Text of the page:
Torontonians have had a rough year, weather-wise. First, there were the heavy snows of February and March which hung around far into April; then there was the “storm of the century” in July, and now we have unseasonably cold weather with the first snow during late Fall. The weather gods have gone crazy, clearly. And with the City’s housing market expected to grow by 1.5% in 2014, you might be thinking about selling your current home and upgrading. If that’s the case, it’s wise to make sure your basement waterproofing is adequate before putting your property on the market, so that your buyer can be sure there’ll be no after-effects of the wettest summer on record.

Developing a Leaky Basement

Toronto has the ideal conditions to create leaky basements, with its wet weather, aging foundations and the typical freeze/thaw cycle we get in winter. This causes the building and the surrounding earth to expand and contract constantly, which opens up existing cracks and joints. During winter, ice builds up in the pipes and drains, as well as on the roof. When it melts, it drains away alongside the house and often lands up in the foundations. Unless your basement waterproofing is sound, all that water ends up working its way in and causing you a huge problem in spring.

Identifying the Leaks

Some leaks are easy to identify simply by seeing them. Others, not so much. Leaks inside the foundations may not yet be visible from the basement, but that doesn’t mean they aren’t there waiting to wreak havoc the moment it’s least convenient! Some ways of identifying leaky foundations are:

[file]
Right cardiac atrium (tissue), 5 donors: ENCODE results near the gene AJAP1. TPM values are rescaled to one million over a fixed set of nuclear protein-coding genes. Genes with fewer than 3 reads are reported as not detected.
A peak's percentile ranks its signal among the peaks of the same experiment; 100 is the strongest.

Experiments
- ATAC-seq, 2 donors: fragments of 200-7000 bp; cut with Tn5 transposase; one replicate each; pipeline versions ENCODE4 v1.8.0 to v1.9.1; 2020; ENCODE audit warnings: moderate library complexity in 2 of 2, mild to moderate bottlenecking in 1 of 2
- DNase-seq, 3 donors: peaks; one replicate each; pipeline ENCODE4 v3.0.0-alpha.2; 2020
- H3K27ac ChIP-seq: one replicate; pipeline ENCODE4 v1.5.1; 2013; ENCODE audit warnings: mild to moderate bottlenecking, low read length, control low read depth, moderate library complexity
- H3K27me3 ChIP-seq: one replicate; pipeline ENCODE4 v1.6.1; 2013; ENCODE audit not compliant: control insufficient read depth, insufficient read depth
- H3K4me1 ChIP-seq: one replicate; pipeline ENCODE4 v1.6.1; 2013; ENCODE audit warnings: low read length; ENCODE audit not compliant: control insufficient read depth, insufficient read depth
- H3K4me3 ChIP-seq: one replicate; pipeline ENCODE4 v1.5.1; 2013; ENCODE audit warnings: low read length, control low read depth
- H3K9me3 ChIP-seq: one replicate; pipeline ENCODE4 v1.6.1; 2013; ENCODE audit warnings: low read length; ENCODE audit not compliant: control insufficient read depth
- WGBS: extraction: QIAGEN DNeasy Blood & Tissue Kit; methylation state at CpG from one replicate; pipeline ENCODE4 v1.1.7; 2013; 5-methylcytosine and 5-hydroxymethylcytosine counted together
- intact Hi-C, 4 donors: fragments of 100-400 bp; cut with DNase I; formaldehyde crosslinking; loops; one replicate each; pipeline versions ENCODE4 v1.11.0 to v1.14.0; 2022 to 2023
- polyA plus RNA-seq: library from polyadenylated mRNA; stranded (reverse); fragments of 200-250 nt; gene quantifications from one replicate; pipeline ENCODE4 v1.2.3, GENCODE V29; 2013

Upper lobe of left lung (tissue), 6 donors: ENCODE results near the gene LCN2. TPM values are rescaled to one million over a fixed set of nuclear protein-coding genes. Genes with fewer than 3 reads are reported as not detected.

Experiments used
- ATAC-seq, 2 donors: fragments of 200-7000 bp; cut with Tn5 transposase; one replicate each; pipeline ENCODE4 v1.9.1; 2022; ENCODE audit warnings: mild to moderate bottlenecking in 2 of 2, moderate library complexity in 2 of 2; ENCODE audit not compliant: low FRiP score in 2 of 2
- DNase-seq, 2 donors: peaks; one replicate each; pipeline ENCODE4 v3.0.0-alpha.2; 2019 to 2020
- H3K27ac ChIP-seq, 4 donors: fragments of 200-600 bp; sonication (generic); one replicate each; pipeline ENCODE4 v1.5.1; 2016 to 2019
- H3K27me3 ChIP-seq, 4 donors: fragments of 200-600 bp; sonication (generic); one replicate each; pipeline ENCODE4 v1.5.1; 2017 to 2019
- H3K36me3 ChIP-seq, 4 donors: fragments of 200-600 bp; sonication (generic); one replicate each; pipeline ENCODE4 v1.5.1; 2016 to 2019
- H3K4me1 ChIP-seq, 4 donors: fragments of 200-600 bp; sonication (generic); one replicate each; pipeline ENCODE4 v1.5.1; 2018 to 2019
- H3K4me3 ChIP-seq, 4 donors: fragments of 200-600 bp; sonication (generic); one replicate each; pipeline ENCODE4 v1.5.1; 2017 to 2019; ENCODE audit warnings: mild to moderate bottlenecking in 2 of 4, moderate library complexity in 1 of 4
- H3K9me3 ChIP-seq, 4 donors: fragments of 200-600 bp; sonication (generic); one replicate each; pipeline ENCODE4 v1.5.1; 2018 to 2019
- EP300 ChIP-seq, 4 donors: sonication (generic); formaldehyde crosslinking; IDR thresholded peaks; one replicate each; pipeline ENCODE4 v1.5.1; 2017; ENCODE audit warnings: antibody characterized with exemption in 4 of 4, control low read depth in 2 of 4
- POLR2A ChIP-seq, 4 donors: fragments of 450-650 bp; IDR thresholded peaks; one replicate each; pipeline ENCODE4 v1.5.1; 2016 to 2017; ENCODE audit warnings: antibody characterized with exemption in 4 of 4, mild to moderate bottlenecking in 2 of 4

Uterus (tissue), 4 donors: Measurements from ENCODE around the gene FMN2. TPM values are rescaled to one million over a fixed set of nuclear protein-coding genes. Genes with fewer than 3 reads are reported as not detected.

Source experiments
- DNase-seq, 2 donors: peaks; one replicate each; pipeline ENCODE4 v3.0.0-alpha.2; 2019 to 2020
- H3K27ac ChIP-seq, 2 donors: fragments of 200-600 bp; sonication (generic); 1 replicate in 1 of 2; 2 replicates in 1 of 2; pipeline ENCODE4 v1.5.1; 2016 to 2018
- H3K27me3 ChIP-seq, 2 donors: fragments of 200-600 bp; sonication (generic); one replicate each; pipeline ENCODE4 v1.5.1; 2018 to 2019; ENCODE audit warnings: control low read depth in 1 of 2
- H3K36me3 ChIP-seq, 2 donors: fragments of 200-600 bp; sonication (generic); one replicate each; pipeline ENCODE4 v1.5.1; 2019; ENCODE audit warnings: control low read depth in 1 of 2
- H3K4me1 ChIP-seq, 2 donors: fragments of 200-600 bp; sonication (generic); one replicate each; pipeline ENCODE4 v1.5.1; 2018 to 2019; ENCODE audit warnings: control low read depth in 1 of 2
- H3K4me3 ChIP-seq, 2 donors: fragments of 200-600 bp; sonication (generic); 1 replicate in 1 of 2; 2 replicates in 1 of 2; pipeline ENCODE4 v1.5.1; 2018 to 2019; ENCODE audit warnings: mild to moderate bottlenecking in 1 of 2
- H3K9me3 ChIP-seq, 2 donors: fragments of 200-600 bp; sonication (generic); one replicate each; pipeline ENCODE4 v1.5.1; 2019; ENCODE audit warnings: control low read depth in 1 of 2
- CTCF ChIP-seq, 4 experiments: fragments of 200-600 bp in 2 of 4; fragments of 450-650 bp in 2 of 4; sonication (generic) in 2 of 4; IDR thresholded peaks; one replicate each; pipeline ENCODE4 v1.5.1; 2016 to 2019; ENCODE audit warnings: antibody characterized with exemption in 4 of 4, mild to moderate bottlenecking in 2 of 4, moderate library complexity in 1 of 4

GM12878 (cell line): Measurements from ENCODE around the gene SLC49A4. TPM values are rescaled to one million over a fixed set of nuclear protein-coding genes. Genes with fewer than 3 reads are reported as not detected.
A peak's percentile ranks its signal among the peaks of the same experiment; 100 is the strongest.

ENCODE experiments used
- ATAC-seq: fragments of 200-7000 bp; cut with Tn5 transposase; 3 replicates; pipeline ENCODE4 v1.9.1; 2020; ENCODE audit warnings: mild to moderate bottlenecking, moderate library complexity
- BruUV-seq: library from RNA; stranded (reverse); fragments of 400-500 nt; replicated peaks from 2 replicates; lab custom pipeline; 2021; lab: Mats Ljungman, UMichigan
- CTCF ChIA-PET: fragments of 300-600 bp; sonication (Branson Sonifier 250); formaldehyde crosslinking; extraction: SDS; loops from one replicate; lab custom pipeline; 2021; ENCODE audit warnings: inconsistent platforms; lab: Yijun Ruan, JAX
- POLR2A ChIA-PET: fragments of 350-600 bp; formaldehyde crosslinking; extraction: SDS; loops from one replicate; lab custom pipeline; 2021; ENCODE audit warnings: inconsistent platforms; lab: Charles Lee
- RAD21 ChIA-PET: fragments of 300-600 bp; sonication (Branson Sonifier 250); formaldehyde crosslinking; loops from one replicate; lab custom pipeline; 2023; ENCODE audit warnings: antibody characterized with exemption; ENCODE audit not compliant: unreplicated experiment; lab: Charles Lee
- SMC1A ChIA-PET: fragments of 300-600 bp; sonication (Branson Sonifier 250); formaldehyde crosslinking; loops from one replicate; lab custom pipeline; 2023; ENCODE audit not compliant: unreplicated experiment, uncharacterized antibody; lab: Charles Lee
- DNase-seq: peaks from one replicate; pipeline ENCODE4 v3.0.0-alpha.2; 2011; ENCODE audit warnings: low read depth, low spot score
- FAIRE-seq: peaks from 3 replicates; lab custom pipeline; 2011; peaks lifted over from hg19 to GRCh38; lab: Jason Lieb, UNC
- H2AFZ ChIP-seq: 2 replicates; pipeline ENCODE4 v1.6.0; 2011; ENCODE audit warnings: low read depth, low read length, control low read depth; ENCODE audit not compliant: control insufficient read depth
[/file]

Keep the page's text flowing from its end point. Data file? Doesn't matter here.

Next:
• Infra-red thermal imaging. This works by using thermographic cameras to detect leaks based on radiation caused by various temperature differences. Water is typically cooler than most surrounding materials and that shows up on the film, highlighting areas where the presence of water exists.
  • Ground-penetrating radar. This is used mostly to identify water leaking into foundations outside the home, which haven’t yet reached the basement. The science works by using mobile equipment to pass over the surface of the surrounding earth and transmit high-frequency sound waves through it. These waves signal the depth (and density) of the dirt by when the waves “bounce” back to the receiver.

In most cases, homes in Toronto get foundation repairs only after the damp has become an obvious problem, discovered by the growth of mildew on the walls or water damage to furnishings in the basement.

Basement Waterproofing Methods

There are several methods of protecting your home against this kind of water damage. Exterior waterproofing is your best bet for stopping the problem in its tracks, but it’s not always easy with a basement surrounded by saturated earth. It may be necessary to excavate the foundations from the outside and purge the moisture from the saturated earth. This is followed by coating the walls outside with a membrane or waterproof emulsion or treating with a parging cement.

Interior waterproofing involves the installation of a plastic membrane or coating the inside surface of the walls with a waterproof emulsion. This is a good addition to the process because it provides an extra layer of protection, but it’s seldom enough to resolve the problem on its own so it’s usually combined with a primary method such as exterior work or the installation of “weeping tiles” that carry water away from the structure of the home.

Whatever method of basement waterproofing you need, it’s best to do it well before putting your home on the market. That way, you increase the value of the home and can assure potential buyers that Toronto’s basement flooding problems won’t be something they’ll have to deal with.